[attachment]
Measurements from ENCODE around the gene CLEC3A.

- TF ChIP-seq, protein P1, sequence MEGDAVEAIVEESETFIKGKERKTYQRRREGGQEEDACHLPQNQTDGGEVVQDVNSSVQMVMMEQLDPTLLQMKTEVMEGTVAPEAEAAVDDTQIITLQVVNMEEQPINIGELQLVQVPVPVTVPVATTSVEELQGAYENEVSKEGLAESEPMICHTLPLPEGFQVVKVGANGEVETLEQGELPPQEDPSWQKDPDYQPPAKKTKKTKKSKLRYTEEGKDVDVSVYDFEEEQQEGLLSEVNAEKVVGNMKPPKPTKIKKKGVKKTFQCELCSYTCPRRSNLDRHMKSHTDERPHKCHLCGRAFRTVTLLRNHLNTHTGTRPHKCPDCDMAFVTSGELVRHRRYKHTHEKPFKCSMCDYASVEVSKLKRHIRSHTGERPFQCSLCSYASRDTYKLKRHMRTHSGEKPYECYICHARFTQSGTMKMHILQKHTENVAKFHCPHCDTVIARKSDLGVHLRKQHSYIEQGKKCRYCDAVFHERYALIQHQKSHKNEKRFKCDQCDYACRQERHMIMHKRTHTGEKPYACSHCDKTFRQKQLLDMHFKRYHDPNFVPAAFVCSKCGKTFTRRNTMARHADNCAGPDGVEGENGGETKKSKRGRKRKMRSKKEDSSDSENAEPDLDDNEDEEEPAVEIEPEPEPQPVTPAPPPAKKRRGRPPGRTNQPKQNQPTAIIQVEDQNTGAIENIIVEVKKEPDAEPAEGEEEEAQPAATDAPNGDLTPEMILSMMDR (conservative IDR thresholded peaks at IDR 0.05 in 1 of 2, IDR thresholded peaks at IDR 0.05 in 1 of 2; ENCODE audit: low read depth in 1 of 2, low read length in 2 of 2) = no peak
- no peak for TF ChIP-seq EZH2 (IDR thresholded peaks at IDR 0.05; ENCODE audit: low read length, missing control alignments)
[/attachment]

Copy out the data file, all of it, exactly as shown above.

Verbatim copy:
Measurements from ENCODE around the gene CLEC3A.

- TF ChIP-seq, protein P1, sequence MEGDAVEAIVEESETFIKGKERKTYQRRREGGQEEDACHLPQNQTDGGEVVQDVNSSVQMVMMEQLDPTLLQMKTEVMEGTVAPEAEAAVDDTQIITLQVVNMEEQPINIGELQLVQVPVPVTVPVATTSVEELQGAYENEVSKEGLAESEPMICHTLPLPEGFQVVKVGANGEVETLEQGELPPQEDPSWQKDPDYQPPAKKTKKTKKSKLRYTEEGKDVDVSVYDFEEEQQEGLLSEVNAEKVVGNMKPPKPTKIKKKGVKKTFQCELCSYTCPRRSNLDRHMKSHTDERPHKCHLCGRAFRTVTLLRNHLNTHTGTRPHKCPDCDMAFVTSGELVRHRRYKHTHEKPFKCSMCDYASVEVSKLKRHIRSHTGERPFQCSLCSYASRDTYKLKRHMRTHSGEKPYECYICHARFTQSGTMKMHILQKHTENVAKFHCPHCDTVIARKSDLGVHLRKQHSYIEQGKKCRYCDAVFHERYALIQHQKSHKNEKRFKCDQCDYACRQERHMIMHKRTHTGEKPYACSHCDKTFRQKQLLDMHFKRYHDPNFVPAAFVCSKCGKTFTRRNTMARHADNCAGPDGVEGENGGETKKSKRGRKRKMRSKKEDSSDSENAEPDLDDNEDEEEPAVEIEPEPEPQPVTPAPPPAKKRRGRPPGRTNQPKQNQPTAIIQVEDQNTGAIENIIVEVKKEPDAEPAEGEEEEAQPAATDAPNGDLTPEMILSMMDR (conservative IDR thresholded peaks at IDR 0.05 in 1 of 2, IDR thresholded peaks at IDR 0.05 in 1 of 2; ENCODE audit: low read depth in 1 of 2, low read length in 2 of 2) = no peak
- no peak for TF ChIP-seq EZH2 (IDR thresholded peaks at IDR 0.05; ENCODE audit: low read length, missing control alignments)